Tens of Thousands Attend anti-Netanyahu Rally in Tel Aviv

Former Mossad chief Meir Dagan tells crowd of up to 35,000 that under Netanyahu, Israel faces most severe leadership crisis in country's history.

A rally seeking change in Israel’s leadership attracted tens of thousands to Tel Aviv’s Rabin Square on Saturday night. 

According to the "Israel Wants Change" event's organizers, more than 35 thousand people attended. Other officials estimate between 25,000-30,000 protesters turned out to the rally.

Keynote speaker, former Mossad chief Meir Dagan, told the crowd that Israel faces its worst crisis ever under Netanyahu's leadership.

"No one denies that Iran's nuclear program is a threat, but going to war with the U.S. is not the way to stop it," Dagan said.

“Israel is a country surrounded by enemies, but the enemies are not scaring us,” Dagan said. “I am afraid of our leadership. I am afraid of a loss of determination, of a loss of personal example. I am afraid of hesitancy and stalemate, and I am afraid above all of the crisis of leadership, a leadership crisis that is the most severe ever here.”

“Benjamin Netanyahu has served as prime minister for six years straight,” Dagan noted, “six years in which he has not led a single genuine process of change to the face of the region or the creation of a better future. On his watch, Israel conducted the longest [military] campaign since the War of Independence.” Posing a question to the prime minister directly, Dagan added:

“Why should you be responsible for our fate if you are so afraid to take responsibility?”

“I am not a politician and not a public figure, and I came here this evening without personal aspirations, not looking for a position and without a grudge or bitterness,” he said.

“We deserve leadership that will set new priorities. It has long not been a question of left wing and right wing. It’s a question of a path, a vision, a different horizon.” 

Michal Kesten-Keidar, widow of Lt.-Col. Dolev Keidar, who was killed in last year’s war in Gaza, made an impassioned plea for voters to elect a leadership that would prevent more bloodshed with the Palestinians. "How many women like me will lose their heart until we reach an agreement?," asked Kesten-Keidar. “An entire election campaign has gone by without remembering the blood that was shed over the summer,” Kastan Keidar said. “But last summer, I lost the love of my life during the war, and I came here to request of you, when you go to cast your ballots, to vote for who will prevent the next war, for who is prepared to do everything possible to prevent more deaths.”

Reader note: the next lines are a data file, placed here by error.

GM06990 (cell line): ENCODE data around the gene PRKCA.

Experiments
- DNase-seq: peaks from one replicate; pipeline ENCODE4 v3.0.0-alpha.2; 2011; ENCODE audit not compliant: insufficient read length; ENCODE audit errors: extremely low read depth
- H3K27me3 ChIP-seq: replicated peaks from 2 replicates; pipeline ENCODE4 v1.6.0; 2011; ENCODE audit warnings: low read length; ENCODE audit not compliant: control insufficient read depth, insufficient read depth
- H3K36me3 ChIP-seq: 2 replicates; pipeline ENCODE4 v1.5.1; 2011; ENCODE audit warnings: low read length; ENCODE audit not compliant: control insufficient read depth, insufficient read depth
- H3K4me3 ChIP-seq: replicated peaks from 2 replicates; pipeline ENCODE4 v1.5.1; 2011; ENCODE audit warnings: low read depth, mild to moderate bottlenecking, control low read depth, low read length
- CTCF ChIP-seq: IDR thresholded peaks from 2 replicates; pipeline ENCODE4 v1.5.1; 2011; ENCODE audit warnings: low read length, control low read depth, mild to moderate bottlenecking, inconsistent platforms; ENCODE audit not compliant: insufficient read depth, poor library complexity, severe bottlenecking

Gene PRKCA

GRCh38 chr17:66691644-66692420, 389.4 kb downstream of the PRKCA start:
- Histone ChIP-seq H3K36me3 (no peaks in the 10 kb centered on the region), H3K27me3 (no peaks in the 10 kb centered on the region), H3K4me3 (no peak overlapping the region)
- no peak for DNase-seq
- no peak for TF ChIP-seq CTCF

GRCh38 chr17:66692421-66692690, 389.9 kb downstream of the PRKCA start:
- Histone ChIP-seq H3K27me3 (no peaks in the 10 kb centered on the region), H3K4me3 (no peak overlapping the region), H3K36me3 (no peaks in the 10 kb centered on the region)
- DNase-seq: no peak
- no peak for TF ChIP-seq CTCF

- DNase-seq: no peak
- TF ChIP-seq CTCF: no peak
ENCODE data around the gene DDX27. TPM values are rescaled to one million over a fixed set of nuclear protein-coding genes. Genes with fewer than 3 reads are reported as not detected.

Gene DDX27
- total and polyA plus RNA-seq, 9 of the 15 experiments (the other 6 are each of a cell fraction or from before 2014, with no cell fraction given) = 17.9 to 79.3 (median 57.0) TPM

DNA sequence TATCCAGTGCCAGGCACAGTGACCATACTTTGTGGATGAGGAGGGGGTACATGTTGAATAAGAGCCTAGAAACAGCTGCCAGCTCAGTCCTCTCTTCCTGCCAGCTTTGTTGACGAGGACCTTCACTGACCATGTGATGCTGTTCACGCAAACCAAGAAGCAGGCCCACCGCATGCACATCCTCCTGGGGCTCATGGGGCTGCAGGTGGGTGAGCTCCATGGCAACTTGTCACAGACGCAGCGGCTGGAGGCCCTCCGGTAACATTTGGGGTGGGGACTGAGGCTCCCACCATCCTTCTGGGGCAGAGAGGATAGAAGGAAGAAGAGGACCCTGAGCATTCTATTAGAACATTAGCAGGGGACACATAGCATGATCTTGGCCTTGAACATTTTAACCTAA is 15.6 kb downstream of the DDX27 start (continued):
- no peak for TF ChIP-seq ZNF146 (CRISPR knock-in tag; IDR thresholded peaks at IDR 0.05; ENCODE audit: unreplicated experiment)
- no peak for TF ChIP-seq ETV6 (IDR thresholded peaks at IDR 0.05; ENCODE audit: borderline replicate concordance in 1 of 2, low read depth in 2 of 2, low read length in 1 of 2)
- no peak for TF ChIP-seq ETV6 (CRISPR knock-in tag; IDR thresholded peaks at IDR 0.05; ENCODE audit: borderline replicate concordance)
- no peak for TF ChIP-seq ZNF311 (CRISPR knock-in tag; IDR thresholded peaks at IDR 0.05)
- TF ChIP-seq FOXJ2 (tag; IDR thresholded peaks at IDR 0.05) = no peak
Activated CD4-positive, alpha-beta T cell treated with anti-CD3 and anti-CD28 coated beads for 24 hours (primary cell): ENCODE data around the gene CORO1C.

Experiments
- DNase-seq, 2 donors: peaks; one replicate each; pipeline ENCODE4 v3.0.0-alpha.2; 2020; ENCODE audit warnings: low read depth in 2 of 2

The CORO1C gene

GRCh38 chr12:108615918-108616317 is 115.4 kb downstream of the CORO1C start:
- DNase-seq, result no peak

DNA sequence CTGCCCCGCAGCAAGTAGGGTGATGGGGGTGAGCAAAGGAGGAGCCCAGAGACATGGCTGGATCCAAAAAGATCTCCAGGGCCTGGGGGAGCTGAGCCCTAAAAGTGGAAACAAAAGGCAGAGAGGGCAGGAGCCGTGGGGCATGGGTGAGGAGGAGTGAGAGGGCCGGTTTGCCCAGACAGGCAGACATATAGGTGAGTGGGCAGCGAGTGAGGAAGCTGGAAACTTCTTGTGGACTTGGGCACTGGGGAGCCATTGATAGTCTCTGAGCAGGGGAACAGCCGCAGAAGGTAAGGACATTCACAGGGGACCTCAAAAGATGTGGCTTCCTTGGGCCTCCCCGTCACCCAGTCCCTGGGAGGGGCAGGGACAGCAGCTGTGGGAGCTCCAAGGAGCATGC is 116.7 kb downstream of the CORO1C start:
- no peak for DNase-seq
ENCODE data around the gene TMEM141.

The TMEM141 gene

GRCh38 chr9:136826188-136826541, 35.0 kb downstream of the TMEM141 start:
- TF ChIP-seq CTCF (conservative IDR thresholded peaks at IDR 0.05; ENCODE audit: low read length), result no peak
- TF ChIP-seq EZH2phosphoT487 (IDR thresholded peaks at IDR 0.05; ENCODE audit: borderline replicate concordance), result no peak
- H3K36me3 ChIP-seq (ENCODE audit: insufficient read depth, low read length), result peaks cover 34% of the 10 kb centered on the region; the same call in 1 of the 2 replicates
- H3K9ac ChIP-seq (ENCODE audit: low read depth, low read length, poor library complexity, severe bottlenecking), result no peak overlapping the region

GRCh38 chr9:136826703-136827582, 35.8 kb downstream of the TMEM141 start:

“Mr. Prime Minister it’s impossible to speak all the time about Iran and to turn a blind eye to the bloody conflict with the Palestinians which costs us so much blood,” she said.

Former GOC Northern Command and deputy Mossad chief Amiram Levin is also among the scheduled speakers.

The rally, which commenced at 7:30 P.M., is organized by the One Million Hands movement. The event was expected to draw people from the center and left of the political map who are seeking a change in Israel’s priorities, refocusing on health, education, housing, wages, the cost of living and the elderly.

The organizers and key speakers said the rally was be about expressing support for a return to a way of life that is normal and sane, to a life with dignity and peace between Israel and its neighbors.

“If someone doesn’t care if there are wars, why should he care about the cost of living? I do not accept the claim that there is no one to vote for so don’t vote, or the claim that the Israeli public is fated to live with war. The leadership has responsibility to those combat soldiers and a responsibility to prevent the killing,” said Kesten-Keidar.

Levin, who was one of Prime Minister Benjamin Netanyahu’s commanders in the Israel Defense Forces, said, “When the prime minister is in the United States he is the leader of all of us, but the little that he said in Congress would have better been said privately in the Oval Office – then there might have been a chance to exert influence.”

Speaking last week at a press conference called by Commanders for Israel’s Security, a movement of which he is a member, Levin added, “The rule of one people over another makes the strongest and most moral army in the world immoral and weak. Israel must take back the initiative, set its final borders to ensure security and a solid Jewish majority. Anyone who is afraid to lead the initiative to diplomatic and security arrangements in the region will, in the end, give it all up, down to the last millimeter. Only initiative can keep some of the territory and settlement in our hands.”

Dagan also criticized Netanyahu. “As someone who has served the country for 45 years in security posts, including during some of its hardest hours, I feel we are at a critical period for our future and security,” he said. “I have no personal interest in the prime minister, his wife, his expenses and his way of life. I am talking about the policy he leads. It is a destructive policy for the future and security of Israel. And as someone who raised children here and is now raising grandchildren here, and who believes with all his heart in the Zionist dream, I feel there is a danger to the continued existence of this dream, and that is why I will come to speak.”

Among the organizations taking part are the Kibbutz Movement; a group of combat soldiers who led the crossing of the Suez Canal in the 1973 Yom Kippur War; the Movement for the Future of the Western Negev; representatives of factory workers who recently lost their jobs; and residents of the Gaza border area.

An Israeli protester waves a national flag during a rally demanding political change, Rabin Square, Tel Aviv March 7, 2015. (AFP photo)

(AFP photo)